Ensure You Are Properly Insured
Okay, I know you have home insurance—you can't get a mortgage without it. But very few people know much about their coverage, and that can end up costing them big-time. Pull out your policy—call your agent and ask for a new copy if you can't find it—and check the coverage.
On the first page, you should see a section labeled Dwelling Limit Coverage. This describes the upper limit of what your policy will pay out in the event you make a viable claim. Your specific type of coverage should be either Guaranteed Replacement Coverage or Extended Replacement Coverage. If your policy is for Replacement Coverage or Actual Cash Value, you are underinsured.
As its name implies, Guaranteed Replacement Coverage pays whatever it takes to rebuild. That's the gold standard, but it's hardly available anymore. So the next-best choice is Extended Replacement Coverage, which will give you up to 20 percent above the stated dollar limit on your policy. Let's say your home, which is insured for $250,000, is destroyed in a fire. When you go to rebuild, you find out it's going to cost $300,000. With an Extended Replacement Coverage plan, you'll be in luck—20 percent above your $250,000 in coverage works out to be $300,000.
Either option is far preferable to a simple Replacement Cost Coverage, which limits you to the face value of the policy—$250,000, in the example above—or Actual Cash Value Coverage (ACV). If you have ACV, I want you to upgrade your policy ASAP. Your payout with ACV will be based on the depreciated value of the damaged property, and that's bound to disappoint you and drain your bank account. For example, if your roof was 15 years old when it was damaged, your payout will be based on the depreciated value of a 15-year-old roof. That's not going to be nearly enough to cover the cost of replacing it. Print Suze's crib sheet of the ABC's of insurance.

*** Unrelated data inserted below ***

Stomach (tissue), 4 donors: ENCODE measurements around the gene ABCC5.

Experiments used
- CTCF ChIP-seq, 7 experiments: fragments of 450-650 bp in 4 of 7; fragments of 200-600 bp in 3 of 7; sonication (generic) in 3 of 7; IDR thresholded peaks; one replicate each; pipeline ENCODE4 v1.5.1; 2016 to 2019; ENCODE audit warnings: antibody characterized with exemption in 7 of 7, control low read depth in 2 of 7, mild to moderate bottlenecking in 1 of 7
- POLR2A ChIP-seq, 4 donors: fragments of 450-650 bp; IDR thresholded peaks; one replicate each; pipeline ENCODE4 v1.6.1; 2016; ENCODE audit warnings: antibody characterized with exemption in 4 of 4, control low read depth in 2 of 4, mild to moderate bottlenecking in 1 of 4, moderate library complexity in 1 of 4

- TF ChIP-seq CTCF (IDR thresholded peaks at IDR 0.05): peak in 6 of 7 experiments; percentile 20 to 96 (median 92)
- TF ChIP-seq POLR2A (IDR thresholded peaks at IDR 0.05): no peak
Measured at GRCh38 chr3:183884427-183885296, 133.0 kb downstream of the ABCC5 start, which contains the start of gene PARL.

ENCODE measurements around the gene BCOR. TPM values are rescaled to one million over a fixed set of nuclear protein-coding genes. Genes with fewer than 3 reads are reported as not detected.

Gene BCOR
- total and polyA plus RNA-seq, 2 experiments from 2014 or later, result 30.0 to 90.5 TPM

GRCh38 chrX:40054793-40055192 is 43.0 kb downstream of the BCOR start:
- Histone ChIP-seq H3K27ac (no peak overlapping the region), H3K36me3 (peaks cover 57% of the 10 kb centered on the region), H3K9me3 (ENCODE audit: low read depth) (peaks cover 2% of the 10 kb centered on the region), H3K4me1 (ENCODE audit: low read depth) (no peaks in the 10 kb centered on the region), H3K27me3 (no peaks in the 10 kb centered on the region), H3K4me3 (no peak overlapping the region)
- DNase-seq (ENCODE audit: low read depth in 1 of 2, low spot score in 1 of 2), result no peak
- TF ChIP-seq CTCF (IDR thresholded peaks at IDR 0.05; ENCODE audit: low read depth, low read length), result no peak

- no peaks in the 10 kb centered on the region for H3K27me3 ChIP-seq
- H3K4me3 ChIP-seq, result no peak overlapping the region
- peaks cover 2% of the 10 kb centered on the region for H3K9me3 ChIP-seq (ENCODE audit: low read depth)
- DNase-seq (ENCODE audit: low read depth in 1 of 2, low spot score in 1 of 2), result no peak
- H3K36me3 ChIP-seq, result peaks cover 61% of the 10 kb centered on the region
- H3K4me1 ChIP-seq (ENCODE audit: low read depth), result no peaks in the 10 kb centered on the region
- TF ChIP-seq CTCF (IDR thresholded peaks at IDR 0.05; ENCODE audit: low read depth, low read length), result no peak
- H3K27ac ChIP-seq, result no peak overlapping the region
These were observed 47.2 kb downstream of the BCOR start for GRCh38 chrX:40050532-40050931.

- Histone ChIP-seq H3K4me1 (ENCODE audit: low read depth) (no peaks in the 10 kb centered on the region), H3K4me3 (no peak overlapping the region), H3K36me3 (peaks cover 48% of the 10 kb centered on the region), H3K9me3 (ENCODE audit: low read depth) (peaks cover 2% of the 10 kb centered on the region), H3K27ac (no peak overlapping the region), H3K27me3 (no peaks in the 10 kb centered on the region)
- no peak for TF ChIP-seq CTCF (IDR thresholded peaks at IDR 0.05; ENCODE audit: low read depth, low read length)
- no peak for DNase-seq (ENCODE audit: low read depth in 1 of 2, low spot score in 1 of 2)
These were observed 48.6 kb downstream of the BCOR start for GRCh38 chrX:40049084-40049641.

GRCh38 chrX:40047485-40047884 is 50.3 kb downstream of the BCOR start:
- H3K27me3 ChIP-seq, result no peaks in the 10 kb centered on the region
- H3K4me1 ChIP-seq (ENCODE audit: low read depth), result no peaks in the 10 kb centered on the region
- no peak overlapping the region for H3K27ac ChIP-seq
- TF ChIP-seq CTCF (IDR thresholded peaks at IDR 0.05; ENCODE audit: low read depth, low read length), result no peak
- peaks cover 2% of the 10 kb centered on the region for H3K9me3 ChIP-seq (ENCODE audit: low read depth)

You will need the free Adobe Acrobat Reader to view Suze's crib sheet. Download it here.
I appreciate that boosting your coverage ends up raising your premium cost, so let me try to ease that pain a bit with a couple of premium-cutting tips. If your current deductible is below $1,000, then I recommend raising it to at least that level. This will reduce your premium costs by about 10 percent or more and discourage you from making small claims, which can cause your insurer to raise your premium or refuse to offer you a renewal. Consider moving your auto and home policies to the same company, too. That can reduce your cost on each policy by about 10 percent.